20th century

The German bombardment of Antwerp, October 1914, by Willy Stower Willy Stower - Antwerpen 1914.JPG
The German bombardment of Antwerp, October 1914, by Willy Stöwer

Antwerp was the first city to host the World Gymnastics Championships, in 1903. During World War I, the city became the fallback point of the Belgian Army after the defeat at Liège. The Siege of Antwerp lasted for 11 days, but the city was taken after heavy fighting by the German Army, and the Belgians were forced to retreat westwards. Antwerp remained under German occupation until the Armistice. A few years later, Antwerp hosted the 1920 Summer Olympics.

During World War II, the city was an important strategic target because of its port. It was occupied by Germany on 18 May 1940 and liberated by the British 11th Armoured Division on 4 September 1944. After this, the Germans attempted to destroy the Port of Antwerp, which was used by the Allies to bring new material ashore. Thousands of Rheinbote, V-1 and V-2 missiles were fired (more V-2s than used on all other targets during the entire war combined), causing severe damage to the city but failed to destroy the port due to poor accuracy. After the war, Antwerp, which had already had a sizeable Jewish population before the war, once again became a major European centre of Haredi (and particularly Hasidic) Orthodox Judaism.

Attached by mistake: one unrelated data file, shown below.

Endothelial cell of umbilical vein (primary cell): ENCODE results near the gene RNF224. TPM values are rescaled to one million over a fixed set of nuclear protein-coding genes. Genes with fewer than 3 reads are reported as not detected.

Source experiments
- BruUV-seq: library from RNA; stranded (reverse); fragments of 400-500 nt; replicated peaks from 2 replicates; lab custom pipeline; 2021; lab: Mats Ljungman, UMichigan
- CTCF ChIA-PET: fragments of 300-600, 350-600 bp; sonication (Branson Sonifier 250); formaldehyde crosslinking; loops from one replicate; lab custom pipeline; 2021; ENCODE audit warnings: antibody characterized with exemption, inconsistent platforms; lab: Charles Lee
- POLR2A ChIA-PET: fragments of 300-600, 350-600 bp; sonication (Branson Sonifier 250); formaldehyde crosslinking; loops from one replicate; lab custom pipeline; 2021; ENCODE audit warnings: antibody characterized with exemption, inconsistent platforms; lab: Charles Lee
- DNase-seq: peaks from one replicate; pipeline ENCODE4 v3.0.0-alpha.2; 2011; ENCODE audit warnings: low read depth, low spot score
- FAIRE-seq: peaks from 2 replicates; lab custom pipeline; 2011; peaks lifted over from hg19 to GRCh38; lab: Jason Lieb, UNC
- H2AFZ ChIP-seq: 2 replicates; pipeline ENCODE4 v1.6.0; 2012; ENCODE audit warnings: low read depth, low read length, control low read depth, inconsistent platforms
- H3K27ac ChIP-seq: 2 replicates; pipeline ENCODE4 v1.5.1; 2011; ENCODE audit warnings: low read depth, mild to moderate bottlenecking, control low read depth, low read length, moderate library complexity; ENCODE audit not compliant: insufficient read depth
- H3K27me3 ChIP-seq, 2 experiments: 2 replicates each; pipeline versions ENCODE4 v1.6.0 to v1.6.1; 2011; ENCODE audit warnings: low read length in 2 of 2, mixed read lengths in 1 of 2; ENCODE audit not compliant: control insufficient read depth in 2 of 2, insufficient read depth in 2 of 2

A Ten-Year Plan for the port of Antwerp (1956–1965) expanded and modernized the port's infrastructure with national funding to build a set of canal docks. The broader aim was to facilitate the growth of the north-eastern Antwerp metropolitan region, which attracted new industry based on a flexible and strategic implementation of the project as a co-production between various authorities and private parties. The plan succeeded in extending the linear layout along the Scheldt river by connecting new satellite communities to the main strip. [34]

Starting in the 1990s, Antwerp rebranded itself as a world-class fashion centre. Emphasizing the avant-garde, it tried to compete with London, Milan, New York and Paris. It emerged from organized tourism and mega-cultural events. [35]

Districts

The municipality comprises the city of Antwerp proper and several towns. It is divided into nine entities (districts):

#namesurface

(km2)

inhabitantspopulation densitypopulation density

in residential areas

Flag
1 Antwerp 83,18198,7842,39011,959 Flag of Antwerp (district).svg
2 Berchem 5,7043,3257,60310,717 Flag of Berchem, Antwerp.svg
3 Berendrecht-Zandvliet-Lillo 52,439,9621903,315 Berendrecht-Zandvliet-Lillo vlag.jpg
4 Borgerhout 3,9046,42411,90417,026 Flag of Borgerhout (district).svg
5 Deurne 13,0382,2706,31511,932 Flag of Deurne.svg
6 Ekeren 13,4828,7202,1314,614 Ekeren vlag.jpg
7 Hoboken 10,5241,3523,9328,451 Hoboken vlag.jpg
8 Merksem 8,4245,9295,45710,691 Flag of Merksem (district).svg
9 Wilrijk 13,7141,9163,0577,026 Wilrijk vlag.jpg
Antwerpen Districts.png

In 1958, in preparation of the 10-year development plan for the Port of Antwerp, the municipalities of Berendrecht-Zandvliet-Lillo were integrated into the city territory and lost their administrative independence. During the 1983 merger of municipalities, conducted by the Belgian government as an administrative simplification, the municipalities of Berchem, Borgerhout, Deurne, Ekeren, Hoboken, Merksem and Wilrijk were merged into the city. At that time the city was also divided into the districts mentioned above. Simultaneously, districts received an appointed district council; later district councils became elected bodies. [36]